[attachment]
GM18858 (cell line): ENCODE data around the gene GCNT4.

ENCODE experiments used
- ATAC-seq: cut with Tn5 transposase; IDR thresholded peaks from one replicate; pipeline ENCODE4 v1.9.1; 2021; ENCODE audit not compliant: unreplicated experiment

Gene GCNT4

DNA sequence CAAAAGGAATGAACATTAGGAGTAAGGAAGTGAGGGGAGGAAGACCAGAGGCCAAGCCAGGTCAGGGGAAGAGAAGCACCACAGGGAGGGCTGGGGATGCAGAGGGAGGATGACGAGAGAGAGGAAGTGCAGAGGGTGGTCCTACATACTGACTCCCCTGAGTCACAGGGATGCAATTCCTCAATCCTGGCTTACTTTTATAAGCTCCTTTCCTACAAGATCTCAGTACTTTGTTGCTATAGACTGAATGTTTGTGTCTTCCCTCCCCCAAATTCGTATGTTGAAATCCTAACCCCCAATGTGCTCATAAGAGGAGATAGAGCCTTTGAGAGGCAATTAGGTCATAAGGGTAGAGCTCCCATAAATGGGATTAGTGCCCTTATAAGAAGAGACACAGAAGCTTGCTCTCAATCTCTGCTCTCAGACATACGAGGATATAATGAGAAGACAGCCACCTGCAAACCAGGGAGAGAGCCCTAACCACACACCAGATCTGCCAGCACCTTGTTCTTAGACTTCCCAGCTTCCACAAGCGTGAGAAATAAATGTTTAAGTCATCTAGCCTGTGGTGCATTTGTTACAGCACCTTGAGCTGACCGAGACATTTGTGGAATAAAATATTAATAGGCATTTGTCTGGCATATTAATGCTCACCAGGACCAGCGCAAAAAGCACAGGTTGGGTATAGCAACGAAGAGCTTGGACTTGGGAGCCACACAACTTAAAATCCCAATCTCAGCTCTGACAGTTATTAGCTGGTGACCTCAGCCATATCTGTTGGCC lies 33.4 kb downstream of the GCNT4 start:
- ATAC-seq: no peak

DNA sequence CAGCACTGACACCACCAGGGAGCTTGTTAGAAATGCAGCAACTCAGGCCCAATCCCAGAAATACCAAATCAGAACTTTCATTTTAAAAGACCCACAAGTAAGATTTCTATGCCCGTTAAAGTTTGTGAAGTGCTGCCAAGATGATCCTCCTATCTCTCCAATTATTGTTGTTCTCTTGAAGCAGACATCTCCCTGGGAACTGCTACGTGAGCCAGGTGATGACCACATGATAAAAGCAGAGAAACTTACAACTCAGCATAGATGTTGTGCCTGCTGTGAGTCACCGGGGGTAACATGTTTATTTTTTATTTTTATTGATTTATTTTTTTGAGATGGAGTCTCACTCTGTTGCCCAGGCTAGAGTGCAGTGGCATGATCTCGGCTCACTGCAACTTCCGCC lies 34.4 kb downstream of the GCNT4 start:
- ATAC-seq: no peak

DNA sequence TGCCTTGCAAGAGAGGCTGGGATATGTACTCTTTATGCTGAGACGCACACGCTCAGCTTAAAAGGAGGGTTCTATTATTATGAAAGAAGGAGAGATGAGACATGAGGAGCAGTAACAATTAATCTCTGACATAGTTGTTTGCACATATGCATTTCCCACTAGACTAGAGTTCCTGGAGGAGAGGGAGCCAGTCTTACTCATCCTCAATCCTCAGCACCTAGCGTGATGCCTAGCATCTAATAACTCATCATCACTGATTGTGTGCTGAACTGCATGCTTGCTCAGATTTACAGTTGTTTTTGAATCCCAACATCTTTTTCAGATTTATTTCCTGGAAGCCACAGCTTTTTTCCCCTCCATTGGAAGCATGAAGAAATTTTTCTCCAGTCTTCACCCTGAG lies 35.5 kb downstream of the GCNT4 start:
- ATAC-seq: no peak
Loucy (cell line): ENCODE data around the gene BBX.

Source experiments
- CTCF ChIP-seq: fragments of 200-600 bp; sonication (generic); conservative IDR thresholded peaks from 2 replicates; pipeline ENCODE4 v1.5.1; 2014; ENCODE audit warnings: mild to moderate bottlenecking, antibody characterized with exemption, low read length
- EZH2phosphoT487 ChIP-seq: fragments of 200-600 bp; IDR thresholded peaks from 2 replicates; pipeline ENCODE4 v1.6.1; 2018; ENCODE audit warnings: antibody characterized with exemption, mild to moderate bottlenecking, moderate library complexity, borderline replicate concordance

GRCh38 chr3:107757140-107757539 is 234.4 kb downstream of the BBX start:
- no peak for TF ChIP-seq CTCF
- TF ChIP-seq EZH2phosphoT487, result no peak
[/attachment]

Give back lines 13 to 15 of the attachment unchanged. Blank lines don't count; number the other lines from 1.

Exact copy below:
- CTCF ChIP-seq: fragments of 200-600 bp; sonication (generic); conservative IDR thresholded peaks from 2 replicates; pipeline ENCODE4 v1.5.1; 2014; ENCODE audit warnings: mild to moderate bottlenecking, antibody characterized with exemption, low read length
- EZH2phosphoT487 ChIP-seq: fragments of 200-600 bp; IDR thresholded peaks from 2 replicates; pipeline ENCODE4 v1.6.1; 2018; ENCODE audit warnings: antibody characterized with exemption, mild to moderate bottlenecking, moderate library complexity, borderline replicate concordance

GRCh38 chr3:107757140-107757539 is 234.4 kb downstream of the BBX start: